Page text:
May I ask why a 15 minutes delay and not less? Why is it not automatically when you shut the screen?
You can still get notifications in that window.
This is great! Testing it now for a few hours…
I hope the follow up post will emphasize and confirm that L5 now becomes able to reliably be used a full 24h day and more (especially reliably get through the night and wake me up in the morning). This would be an huge improvement pushing it close to daily driver maturity level.
I agree, I wonder too why not shorter times, like 5 and 10 mins (how much would the impact be and where - downsides?) and why not straight from shutting the screen (as an option). Even more useful, if we’d get some “low power threshold” options, where at a set percentage user could have extra measures taken, like all network connections shut down, screen brightness minimized etc. to keep phone alive as long as possible.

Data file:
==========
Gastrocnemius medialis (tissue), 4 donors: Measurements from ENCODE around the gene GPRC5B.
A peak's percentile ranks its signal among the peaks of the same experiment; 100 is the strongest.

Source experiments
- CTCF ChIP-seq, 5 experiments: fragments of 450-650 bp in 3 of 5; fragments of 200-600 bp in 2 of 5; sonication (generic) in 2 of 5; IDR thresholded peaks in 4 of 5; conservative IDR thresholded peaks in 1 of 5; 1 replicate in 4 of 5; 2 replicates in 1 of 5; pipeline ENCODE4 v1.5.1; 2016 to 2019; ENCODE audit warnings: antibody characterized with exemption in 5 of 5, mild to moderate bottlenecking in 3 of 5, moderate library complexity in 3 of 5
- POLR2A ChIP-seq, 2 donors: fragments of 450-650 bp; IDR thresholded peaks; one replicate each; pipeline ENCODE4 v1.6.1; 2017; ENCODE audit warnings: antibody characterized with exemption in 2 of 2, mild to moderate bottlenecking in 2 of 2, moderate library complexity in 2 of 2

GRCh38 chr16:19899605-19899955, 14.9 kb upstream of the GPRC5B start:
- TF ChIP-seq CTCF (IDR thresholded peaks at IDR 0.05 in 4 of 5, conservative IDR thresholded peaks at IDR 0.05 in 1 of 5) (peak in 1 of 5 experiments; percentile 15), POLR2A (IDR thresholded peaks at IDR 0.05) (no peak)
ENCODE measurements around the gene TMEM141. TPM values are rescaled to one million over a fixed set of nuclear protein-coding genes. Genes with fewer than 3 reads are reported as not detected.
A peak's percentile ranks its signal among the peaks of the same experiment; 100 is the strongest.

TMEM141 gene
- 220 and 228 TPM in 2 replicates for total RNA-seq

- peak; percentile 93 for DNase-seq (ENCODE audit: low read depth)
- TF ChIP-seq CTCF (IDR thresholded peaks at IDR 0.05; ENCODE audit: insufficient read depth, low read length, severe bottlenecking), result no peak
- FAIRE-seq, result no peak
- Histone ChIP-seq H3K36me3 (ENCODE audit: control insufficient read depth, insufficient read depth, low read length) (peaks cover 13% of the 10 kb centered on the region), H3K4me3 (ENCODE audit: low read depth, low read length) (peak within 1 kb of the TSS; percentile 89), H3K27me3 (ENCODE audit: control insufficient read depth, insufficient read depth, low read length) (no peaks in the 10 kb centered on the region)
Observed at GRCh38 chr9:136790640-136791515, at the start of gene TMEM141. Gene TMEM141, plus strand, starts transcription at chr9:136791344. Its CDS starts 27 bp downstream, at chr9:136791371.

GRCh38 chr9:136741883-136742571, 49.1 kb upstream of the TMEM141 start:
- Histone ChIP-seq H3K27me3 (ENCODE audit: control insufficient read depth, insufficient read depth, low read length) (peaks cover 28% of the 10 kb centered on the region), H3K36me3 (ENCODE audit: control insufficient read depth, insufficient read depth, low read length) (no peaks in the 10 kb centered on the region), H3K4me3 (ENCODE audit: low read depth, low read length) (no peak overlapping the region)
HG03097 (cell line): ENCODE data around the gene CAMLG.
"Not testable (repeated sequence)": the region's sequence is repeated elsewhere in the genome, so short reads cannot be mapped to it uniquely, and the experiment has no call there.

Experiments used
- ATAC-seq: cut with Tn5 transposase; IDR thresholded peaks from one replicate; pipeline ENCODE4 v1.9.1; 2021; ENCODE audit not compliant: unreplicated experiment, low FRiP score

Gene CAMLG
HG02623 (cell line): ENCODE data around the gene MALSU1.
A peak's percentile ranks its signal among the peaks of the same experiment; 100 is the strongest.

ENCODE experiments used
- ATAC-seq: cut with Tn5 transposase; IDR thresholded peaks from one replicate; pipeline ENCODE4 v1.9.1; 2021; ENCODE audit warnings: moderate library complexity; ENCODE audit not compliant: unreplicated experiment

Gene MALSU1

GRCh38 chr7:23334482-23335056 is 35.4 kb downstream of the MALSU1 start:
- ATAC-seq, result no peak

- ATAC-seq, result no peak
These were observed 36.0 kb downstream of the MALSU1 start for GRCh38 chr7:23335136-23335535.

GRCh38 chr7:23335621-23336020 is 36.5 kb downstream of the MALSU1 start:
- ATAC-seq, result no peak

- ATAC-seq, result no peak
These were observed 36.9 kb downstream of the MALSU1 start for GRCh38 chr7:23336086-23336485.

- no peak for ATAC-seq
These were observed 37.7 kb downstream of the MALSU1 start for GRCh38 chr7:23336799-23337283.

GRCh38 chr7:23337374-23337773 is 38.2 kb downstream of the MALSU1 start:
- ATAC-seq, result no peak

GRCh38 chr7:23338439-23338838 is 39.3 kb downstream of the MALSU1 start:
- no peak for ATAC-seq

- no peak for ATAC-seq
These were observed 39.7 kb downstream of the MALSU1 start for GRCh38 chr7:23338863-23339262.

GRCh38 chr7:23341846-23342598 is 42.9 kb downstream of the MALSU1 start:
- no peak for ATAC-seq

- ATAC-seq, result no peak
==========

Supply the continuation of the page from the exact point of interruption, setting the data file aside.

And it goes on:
Just a dumb question, in the article it only write about calls, I hope the wake up works for SMS/MMS and alarm clock too (for XMPP chat message, I don’t think it will works).
While suspended, your phone won’t be actively running apps, but it will be listening for calls and text from the modem, which should wake up the device when needed.
So that covers SMS.
MMS? Good question. Alarm clock? Ditto.
Chat message or any other data, coming in via either WiFi or cellular? Good question.
Because it’s still an early preview and not all things have been configured as we want them to yet?
Same relates to that horribly long delay between the phone waking up and the modem registering an incoming event. That can be fixed, but nobody did it yet because we’re still busy with more fundamental things.
Hmmm… mixed results from testing. Here are my observations: